Give Us This Day by John Sheehan
If I have a loaf of bread
and my brother and sister have none
then I owe them half
even if they do have a gun
I just might not realize
how much guns had to do
with my having the bread
in the first place
from Elsewhere Indiana
[After graduating from St. Michael’s College at the University of Toronto, John Sheehan was ordained a priest in 1948. he taught high school in Houston and Rochester before moving to Gary Indiana in 1968 to teach in the public schools. He left the priesthood in 1969, married and continued teaching in Gary until his retirement in 1987.
In the 1980’s Sheehan joined the Chicago Poetry Ensemble, a group of writers who had a profound effect shaping performance poetry in Chicago and beyond. Written in an almost converse language, his poetry collection Leaving Gary jumps from a Houston of ice cream parlors and fried chicken in the twenties, to seminary life in Canada in the forties, and to teaching life today. He confronts issues of race and class, religion and landscape, memory and media, chronicling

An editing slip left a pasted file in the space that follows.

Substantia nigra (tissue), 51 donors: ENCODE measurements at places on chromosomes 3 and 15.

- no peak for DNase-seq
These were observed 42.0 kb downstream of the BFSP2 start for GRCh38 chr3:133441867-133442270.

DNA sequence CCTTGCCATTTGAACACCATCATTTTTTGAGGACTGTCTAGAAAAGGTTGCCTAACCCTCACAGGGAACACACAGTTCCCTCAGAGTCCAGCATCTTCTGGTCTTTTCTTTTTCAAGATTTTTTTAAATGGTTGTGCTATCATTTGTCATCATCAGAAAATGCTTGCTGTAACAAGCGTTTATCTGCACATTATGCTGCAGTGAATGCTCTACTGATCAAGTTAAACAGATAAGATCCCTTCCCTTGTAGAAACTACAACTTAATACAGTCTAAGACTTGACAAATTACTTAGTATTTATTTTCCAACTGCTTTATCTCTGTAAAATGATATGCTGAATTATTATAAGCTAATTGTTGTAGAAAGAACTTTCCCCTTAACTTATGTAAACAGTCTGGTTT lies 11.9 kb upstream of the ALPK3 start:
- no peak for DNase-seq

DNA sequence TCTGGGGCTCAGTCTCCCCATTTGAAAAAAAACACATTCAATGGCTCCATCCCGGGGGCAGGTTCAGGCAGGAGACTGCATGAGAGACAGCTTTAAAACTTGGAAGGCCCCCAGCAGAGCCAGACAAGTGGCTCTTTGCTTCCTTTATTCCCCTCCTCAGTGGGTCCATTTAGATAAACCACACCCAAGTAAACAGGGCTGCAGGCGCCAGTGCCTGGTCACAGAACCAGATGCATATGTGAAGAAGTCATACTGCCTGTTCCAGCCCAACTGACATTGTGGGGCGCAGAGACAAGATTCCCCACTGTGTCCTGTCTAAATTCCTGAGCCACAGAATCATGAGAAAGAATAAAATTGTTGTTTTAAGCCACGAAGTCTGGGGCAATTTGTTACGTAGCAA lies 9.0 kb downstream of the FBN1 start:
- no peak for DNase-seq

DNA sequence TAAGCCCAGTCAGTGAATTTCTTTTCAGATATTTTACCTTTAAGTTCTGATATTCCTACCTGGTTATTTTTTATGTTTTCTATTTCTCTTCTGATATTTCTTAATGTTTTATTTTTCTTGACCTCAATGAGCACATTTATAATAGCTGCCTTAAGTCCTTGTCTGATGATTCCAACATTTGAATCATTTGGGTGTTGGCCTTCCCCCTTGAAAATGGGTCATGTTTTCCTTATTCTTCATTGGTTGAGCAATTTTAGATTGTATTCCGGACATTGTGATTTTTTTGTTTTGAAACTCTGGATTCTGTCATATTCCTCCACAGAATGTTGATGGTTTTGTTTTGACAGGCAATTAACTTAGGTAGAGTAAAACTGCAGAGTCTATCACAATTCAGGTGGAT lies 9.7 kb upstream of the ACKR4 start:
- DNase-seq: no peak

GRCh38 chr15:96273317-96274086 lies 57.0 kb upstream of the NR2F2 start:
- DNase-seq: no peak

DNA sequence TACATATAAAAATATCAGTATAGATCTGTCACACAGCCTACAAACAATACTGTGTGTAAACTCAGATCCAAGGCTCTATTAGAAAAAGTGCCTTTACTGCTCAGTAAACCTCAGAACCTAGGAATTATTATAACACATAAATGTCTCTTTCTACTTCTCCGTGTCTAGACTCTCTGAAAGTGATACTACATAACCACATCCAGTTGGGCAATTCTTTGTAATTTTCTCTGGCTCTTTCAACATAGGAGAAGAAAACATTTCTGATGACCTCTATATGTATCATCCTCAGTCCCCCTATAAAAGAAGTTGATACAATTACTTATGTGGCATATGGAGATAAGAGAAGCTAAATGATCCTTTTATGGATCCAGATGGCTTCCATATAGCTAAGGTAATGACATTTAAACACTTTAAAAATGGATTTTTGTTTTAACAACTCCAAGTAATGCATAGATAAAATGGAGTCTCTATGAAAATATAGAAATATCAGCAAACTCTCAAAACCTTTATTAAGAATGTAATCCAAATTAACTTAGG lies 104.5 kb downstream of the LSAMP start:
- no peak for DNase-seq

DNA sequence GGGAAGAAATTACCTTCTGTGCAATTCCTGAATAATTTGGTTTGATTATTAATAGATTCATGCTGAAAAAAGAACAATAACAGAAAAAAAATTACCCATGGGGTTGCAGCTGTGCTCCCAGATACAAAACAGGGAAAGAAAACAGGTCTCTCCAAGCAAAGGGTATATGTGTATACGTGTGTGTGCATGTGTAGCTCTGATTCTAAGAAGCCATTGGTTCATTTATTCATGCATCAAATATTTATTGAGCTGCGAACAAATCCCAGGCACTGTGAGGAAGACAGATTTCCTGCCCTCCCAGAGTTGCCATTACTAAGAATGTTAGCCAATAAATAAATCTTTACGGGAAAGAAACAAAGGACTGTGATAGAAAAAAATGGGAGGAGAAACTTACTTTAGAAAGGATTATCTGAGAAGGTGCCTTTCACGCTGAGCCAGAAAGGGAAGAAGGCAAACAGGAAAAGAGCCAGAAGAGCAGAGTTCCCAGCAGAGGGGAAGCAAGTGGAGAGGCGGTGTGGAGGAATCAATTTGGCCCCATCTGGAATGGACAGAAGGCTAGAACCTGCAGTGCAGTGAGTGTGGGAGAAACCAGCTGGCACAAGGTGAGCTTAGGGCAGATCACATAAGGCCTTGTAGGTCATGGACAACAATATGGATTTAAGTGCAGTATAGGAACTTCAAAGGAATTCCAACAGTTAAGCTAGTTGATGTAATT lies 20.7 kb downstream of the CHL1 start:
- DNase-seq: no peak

PAIUTE ANT PUDDING by Jack Hirschman
They would go in deep night before the ants were awake
with an empty sack and another with burning coals.
They would stuff the branches where the ants were sleeping,
into the empty sack, scrape them down,
and pour them into the sack with the burning coals.
The legs and pincers would come loose in the heat.
Back in camp, they would empty the tiny bodies
on a mat of leather, wash them clean with water,
and with flour and hot water make a gravy
which would cool into a pudding by daybreak.
A hundred years later, this ant pudding can still
rise off the ground or a modern table
and fling itself at the face of any fucking Nazi
From Endless Threshold (Willimantic, CT: Curbstone Press, 1992)